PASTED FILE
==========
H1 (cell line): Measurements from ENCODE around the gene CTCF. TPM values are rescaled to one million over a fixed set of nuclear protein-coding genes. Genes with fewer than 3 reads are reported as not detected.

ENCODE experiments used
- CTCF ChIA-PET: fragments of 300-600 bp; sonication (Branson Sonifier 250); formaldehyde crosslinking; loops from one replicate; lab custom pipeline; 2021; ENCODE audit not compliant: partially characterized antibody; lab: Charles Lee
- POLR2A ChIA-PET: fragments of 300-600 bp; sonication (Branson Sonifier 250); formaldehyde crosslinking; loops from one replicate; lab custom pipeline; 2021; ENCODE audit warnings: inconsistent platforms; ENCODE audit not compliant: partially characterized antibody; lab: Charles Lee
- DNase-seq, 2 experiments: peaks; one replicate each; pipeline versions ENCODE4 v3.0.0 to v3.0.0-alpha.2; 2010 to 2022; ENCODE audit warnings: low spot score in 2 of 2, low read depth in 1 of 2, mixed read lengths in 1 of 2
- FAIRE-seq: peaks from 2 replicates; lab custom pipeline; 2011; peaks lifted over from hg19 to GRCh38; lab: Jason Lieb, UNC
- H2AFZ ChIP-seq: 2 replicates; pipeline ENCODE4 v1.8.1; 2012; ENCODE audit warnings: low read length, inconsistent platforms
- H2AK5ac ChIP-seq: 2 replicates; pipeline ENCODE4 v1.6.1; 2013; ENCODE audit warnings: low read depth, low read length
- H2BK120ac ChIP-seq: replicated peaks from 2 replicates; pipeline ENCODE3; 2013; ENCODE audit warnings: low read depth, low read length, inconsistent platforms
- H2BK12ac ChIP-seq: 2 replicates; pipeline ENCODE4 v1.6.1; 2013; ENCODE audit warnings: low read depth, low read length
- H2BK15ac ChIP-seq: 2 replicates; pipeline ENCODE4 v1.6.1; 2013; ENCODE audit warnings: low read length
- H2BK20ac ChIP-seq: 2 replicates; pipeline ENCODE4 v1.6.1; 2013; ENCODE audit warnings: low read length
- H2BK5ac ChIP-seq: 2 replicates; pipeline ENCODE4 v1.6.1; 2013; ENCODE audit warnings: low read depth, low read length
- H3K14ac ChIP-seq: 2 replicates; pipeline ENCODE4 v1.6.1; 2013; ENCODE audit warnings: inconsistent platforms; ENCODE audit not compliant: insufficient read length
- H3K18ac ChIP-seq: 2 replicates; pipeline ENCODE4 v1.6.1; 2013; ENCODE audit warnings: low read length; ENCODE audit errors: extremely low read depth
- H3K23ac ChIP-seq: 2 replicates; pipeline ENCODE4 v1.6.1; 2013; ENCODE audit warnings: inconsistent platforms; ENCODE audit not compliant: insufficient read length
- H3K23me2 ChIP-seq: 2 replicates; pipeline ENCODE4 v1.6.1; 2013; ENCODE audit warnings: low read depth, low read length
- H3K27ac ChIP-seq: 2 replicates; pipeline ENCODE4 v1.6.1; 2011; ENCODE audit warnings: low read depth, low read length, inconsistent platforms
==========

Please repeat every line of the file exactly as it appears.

H1 (cell line): Measurements from ENCODE around the gene CTCF. TPM values are rescaled to one million over a fixed set of nuclear protein-coding genes. Genes with fewer than 3 reads are reported as not detected.

ENCODE experiments used
- CTCF ChIA-PET: fragments of 300-600 bp; sonication (Branson Sonifier 250); formaldehyde crosslinking; loops from one replicate; lab custom pipeline; 2021; ENCODE audit not compliant: partially characterized antibody; lab: Charles Lee
- POLR2A ChIA-PET: fragments of 300-600 bp; sonication (Branson Sonifier 250); formaldehyde crosslinking; loops from one replicate; lab custom pipeline; 2021; ENCODE audit warnings: inconsistent platforms; ENCODE audit not compliant: partially characterized antibody; lab: Charles Lee
- DNase-seq, 2 experiments: peaks; one replicate each; pipeline versions ENCODE4 v3.0.0 to v3.0.0-alpha.2; 2010 to 2022; ENCODE audit warnings: low spot score in 2 of 2, low read depth in 1 of 2, mixed read lengths in 1 of 2
- FAIRE-seq: peaks from 2 replicates; lab custom pipeline; 2011; peaks lifted over from hg19 to GRCh38; lab: Jason Lieb, UNC
- H2AFZ ChIP-seq: 2 replicates; pipeline ENCODE4 v1.8.1; 2012; ENCODE audit warnings: low read length, inconsistent platforms
- H2AK5ac ChIP-seq: 2 replicates; pipeline ENCODE4 v1.6.1; 2013; ENCODE audit warnings: low read depth, low read length
- H2BK120ac ChIP-seq: replicated peaks from 2 replicates; pipeline ENCODE3; 2013; ENCODE audit warnings: low read depth, low read length, inconsistent platforms
- H2BK12ac ChIP-seq: 2 replicates; pipeline ENCODE4 v1.6.1; 2013; ENCODE audit warnings: low read depth, low read length
- H2BK15ac ChIP-seq: 2 replicates; pipeline ENCODE4 v1.6.1; 2013; ENCODE audit warnings: low read length
- H2BK20ac ChIP-seq: 2 replicates; pipeline ENCODE4 v1.6.1; 2013; ENCODE audit warnings: low read length
- H2BK5ac ChIP-seq: 2 replicates; pipeline ENCODE4 v1.6.1; 2013; ENCODE audit warnings: low read depth, low read length
- H3K14ac ChIP-seq: 2 replicates; pipeline ENCODE4 v1.6.1; 2013; ENCODE audit warnings: inconsistent platforms; ENCODE audit not compliant: insufficient read length
- H3K18ac ChIP-seq: 2 replicates; pipeline ENCODE4 v1.6.1; 2013; ENCODE audit warnings: low read length; ENCODE audit errors: extremely low read depth
- H3K23ac ChIP-seq: 2 replicates; pipeline ENCODE4 v1.6.1; 2013; ENCODE audit warnings: inconsistent platforms; ENCODE audit not compliant: insufficient read length
- H3K23me2 ChIP-seq: 2 replicates; pipeline ENCODE4 v1.6.1; 2013; ENCODE audit warnings: low read depth, low read length
- H3K27ac ChIP-seq: 2 replicates; pipeline ENCODE4 v1.6.1; 2011; ENCODE audit warnings: low read depth, low read length, inconsistent platforms